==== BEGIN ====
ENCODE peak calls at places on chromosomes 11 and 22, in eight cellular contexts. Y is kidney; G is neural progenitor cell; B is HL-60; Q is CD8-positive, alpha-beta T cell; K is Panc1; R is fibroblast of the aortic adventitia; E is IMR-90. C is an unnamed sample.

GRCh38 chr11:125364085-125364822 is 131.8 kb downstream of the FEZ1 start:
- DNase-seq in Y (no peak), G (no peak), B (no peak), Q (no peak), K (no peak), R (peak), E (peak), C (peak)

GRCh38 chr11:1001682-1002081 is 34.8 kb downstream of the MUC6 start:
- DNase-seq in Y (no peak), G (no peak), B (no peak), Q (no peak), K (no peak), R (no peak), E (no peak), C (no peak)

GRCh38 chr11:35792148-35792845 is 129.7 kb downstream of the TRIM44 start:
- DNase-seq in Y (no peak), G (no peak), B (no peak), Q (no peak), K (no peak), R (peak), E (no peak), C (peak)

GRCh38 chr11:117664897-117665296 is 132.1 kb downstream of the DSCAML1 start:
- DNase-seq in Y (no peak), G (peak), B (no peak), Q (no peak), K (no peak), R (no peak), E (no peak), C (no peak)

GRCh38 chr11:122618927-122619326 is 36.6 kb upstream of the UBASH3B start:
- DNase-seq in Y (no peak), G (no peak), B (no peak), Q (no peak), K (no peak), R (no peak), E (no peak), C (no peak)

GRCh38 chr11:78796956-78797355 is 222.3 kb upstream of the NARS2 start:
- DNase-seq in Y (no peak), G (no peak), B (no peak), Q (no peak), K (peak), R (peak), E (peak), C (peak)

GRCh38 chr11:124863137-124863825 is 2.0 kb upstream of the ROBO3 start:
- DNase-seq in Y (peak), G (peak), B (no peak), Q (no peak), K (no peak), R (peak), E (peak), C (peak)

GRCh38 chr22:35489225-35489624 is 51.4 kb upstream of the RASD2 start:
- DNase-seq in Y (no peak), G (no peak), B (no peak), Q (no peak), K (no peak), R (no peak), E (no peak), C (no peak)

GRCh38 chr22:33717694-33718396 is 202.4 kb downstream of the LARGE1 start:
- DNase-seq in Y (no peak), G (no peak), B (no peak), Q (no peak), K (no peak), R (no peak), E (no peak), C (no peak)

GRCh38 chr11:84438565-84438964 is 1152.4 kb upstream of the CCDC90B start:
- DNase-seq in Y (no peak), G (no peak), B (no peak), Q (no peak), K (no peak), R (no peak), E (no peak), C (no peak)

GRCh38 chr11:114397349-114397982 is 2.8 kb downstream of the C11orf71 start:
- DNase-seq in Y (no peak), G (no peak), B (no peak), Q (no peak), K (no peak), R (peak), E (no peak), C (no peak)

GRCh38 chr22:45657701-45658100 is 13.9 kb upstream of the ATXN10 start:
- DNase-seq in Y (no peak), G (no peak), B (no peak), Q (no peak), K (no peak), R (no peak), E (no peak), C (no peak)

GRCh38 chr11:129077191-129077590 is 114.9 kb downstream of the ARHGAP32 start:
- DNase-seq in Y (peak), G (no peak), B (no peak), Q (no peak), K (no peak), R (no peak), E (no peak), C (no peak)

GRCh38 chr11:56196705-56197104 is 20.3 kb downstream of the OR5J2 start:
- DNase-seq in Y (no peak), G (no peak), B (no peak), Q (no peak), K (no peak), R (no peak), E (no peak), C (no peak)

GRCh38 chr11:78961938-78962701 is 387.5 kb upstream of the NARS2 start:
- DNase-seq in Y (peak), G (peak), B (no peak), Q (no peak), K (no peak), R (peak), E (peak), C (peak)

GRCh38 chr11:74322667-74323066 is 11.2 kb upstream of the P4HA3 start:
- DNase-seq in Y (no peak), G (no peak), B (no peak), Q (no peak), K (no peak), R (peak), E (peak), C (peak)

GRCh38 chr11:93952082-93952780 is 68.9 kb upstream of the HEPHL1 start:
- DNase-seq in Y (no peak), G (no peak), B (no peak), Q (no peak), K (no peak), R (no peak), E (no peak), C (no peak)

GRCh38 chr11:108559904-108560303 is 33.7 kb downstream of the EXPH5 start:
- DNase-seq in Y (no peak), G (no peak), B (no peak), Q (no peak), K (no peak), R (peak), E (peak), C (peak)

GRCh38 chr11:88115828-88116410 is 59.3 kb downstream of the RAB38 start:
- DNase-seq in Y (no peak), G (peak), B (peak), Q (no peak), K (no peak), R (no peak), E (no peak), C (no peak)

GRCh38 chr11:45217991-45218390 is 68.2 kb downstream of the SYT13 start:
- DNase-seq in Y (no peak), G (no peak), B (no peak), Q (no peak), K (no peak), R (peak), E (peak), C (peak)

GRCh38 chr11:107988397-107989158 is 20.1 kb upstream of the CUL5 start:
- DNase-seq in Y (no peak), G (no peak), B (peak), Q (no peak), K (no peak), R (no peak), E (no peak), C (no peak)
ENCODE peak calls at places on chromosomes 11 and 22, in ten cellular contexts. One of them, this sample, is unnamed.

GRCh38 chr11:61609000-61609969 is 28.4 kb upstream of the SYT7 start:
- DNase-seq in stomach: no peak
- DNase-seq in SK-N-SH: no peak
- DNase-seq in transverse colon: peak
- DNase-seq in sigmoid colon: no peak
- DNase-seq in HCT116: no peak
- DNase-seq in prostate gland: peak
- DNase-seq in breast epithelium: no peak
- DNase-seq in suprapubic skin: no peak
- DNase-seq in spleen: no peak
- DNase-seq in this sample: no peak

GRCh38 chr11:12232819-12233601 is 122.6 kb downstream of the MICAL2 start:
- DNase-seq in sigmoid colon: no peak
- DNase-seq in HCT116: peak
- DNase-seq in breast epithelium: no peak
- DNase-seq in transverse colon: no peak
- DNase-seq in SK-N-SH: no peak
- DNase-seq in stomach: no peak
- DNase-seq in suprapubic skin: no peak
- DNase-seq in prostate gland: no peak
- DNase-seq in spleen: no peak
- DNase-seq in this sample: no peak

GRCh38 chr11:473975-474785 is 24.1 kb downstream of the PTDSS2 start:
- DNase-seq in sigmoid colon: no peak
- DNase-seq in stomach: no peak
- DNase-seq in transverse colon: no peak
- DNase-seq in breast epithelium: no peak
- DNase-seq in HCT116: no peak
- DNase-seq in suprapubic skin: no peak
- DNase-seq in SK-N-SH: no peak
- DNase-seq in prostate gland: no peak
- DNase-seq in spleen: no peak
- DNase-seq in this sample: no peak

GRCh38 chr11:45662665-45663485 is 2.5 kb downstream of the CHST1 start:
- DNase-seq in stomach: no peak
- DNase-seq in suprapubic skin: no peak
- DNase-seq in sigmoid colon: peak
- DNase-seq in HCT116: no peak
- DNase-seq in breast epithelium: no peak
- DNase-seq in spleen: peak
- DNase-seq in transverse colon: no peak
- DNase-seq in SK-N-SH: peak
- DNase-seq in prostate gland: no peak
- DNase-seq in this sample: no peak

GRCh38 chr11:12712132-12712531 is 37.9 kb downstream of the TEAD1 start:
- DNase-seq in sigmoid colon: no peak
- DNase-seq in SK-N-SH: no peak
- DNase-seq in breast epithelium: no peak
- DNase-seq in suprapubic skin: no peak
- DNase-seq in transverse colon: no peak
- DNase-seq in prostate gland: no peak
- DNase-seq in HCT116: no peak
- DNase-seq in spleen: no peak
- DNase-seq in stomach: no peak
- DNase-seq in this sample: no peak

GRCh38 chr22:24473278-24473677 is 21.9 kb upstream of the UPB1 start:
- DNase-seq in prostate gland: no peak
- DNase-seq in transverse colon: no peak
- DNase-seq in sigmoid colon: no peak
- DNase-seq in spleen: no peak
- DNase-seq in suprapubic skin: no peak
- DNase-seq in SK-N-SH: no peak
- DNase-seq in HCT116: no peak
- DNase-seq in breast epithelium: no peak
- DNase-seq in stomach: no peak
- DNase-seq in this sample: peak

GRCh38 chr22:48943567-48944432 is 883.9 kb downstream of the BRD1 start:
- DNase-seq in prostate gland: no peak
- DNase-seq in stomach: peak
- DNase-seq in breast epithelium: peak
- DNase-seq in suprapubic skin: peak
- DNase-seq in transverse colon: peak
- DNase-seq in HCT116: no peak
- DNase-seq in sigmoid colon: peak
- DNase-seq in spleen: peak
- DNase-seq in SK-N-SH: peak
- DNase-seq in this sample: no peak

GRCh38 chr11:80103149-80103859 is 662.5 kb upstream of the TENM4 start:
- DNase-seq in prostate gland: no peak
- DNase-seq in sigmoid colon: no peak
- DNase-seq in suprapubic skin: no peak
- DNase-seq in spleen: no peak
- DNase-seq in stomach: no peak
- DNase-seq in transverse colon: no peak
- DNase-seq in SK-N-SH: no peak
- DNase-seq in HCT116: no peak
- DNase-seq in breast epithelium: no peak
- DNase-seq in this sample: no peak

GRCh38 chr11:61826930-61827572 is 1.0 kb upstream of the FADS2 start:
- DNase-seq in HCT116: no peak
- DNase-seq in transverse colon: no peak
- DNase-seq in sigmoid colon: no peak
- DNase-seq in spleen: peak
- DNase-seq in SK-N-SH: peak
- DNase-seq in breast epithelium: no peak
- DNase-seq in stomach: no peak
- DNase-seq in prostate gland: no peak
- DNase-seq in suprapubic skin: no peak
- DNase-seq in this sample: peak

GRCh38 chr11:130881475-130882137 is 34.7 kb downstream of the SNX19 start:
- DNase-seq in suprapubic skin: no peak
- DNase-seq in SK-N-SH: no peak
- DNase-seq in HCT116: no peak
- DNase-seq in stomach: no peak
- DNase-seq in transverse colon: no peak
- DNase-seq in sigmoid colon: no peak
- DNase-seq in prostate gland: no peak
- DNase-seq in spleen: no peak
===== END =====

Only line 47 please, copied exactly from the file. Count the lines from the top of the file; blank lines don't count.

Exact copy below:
- DNase-seq in SK-N-SH: no peak